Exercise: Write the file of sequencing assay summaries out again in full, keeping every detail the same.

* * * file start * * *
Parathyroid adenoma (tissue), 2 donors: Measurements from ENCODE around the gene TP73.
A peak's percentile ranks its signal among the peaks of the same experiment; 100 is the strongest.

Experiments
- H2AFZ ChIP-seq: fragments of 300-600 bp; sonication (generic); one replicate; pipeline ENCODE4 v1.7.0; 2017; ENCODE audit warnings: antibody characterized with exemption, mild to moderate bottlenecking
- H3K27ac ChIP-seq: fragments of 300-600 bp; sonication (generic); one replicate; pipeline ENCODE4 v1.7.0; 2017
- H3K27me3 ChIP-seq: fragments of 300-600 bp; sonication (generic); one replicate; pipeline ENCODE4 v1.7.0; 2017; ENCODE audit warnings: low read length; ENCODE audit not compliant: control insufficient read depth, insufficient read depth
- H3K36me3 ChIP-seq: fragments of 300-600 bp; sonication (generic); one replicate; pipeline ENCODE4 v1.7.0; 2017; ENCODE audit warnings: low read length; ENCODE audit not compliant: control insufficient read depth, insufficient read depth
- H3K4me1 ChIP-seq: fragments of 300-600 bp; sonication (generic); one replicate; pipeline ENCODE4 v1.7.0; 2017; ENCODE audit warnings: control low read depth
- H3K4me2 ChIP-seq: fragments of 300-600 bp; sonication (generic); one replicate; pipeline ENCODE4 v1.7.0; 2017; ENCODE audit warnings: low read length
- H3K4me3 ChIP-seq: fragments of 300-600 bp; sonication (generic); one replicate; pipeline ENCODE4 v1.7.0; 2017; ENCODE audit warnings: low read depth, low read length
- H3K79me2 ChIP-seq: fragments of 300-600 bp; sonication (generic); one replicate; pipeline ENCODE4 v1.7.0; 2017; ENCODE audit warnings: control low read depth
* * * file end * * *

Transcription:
Parathyroid adenoma (tissue), 2 donors: Measurements from ENCODE around the gene TP73.
A peak's percentile ranks its signal among the peaks of the same experiment; 100 is the strongest.

Experiments
- H2AFZ ChIP-seq: fragments of 300-600 bp; sonication (generic); one replicate; pipeline ENCODE4 v1.7.0; 2017; ENCODE audit warnings: antibody characterized with exemption, mild to moderate bottlenecking
- H3K27ac ChIP-seq: fragments of 300-600 bp; sonication (generic); one replicate; pipeline ENCODE4 v1.7.0; 2017
- H3K27me3 ChIP-seq: fragments of 300-600 bp; sonication (generic); one replicate; pipeline ENCODE4 v1.7.0; 2017; ENCODE audit warnings: low read length; ENCODE audit not compliant: control insufficient read depth, insufficient read depth
- H3K36me3 ChIP-seq: fragments of 300-600 bp; sonication (generic); one replicate; pipeline ENCODE4 v1.7.0; 2017; ENCODE audit warnings: low read length; ENCODE audit not compliant: control insufficient read depth, insufficient read depth
- H3K4me1 ChIP-seq: fragments of 300-600 bp; sonication (generic); one replicate; pipeline ENCODE4 v1.7.0; 2017; ENCODE audit warnings: control low read depth
- H3K4me2 ChIP-seq: fragments of 300-600 bp; sonication (generic); one replicate; pipeline ENCODE4 v1.7.0; 2017; ENCODE audit warnings: low read length
- H3K4me3 ChIP-seq: fragments of 300-600 bp; sonication (generic); one replicate; pipeline ENCODE4 v1.7.0; 2017; ENCODE audit warnings: low read depth, low read length
- H3K79me2 ChIP-seq: fragments of 300-600 bp; sonication (generic); one replicate; pipeline ENCODE4 v1.7.0; 2017; ENCODE audit warnings: control low read depth